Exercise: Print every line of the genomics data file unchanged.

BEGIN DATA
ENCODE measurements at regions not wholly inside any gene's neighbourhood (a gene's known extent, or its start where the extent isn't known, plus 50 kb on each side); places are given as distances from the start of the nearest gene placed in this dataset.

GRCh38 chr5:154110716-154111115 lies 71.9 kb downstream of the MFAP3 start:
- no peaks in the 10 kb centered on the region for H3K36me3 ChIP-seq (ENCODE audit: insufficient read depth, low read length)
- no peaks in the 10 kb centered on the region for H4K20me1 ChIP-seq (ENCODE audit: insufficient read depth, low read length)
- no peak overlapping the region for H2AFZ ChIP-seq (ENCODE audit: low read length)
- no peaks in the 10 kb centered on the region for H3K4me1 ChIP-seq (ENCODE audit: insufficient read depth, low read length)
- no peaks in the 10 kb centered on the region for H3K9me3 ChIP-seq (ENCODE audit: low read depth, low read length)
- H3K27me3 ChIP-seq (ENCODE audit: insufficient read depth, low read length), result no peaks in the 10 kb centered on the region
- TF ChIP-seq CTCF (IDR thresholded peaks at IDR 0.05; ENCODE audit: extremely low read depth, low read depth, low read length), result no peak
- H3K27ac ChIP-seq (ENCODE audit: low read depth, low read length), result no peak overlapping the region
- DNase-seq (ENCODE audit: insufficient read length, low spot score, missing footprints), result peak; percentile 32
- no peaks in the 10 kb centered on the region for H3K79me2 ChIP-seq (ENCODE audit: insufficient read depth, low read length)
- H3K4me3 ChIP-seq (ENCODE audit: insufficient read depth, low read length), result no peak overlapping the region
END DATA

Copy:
ENCODE measurements at regions not wholly inside any gene's neighbourhood (a gene's known extent, or its start where the extent isn't known, plus 50 kb on each side); places are given as distances from the start of the nearest gene placed in this dataset.

GRCh38 chr5:154110716-154111115 lies 71.9 kb downstream of the MFAP3 start:
- no peaks in the 10 kb centered on the region for H3K36me3 ChIP-seq (ENCODE audit: insufficient read depth, low read length)
- no peaks in the 10 kb centered on the region for H4K20me1 ChIP-seq (ENCODE audit: insufficient read depth, low read length)
- no peak overlapping the region for H2AFZ ChIP-seq (ENCODE audit: low read length)
- no peaks in the 10 kb centered on the region for H3K4me1 ChIP-seq (ENCODE audit: insufficient read depth, low read length)
- no peaks in the 10 kb centered on the region for H3K9me3 ChIP-seq (ENCODE audit: low read depth, low read length)
- H3K27me3 ChIP-seq (ENCODE audit: insufficient read depth, low read length), result no peaks in the 10 kb centered on the region
- TF ChIP-seq CTCF (IDR thresholded peaks at IDR 0.05; ENCODE audit: extremely low read depth, low read depth, low read length), result no peak
- H3K27ac ChIP-seq (ENCODE audit: low read depth, low read length), result no peak overlapping the region
- DNase-seq (ENCODE audit: insufficient read length, low spot score, missing footprints), result peak; percentile 32
- no peaks in the 10 kb centered on the region for H3K79me2 ChIP-seq (ENCODE audit: insufficient read depth, low read length)
- H3K4me3 ChIP-seq (ENCODE audit: insufficient read depth, low read length), result no peak overlapping the region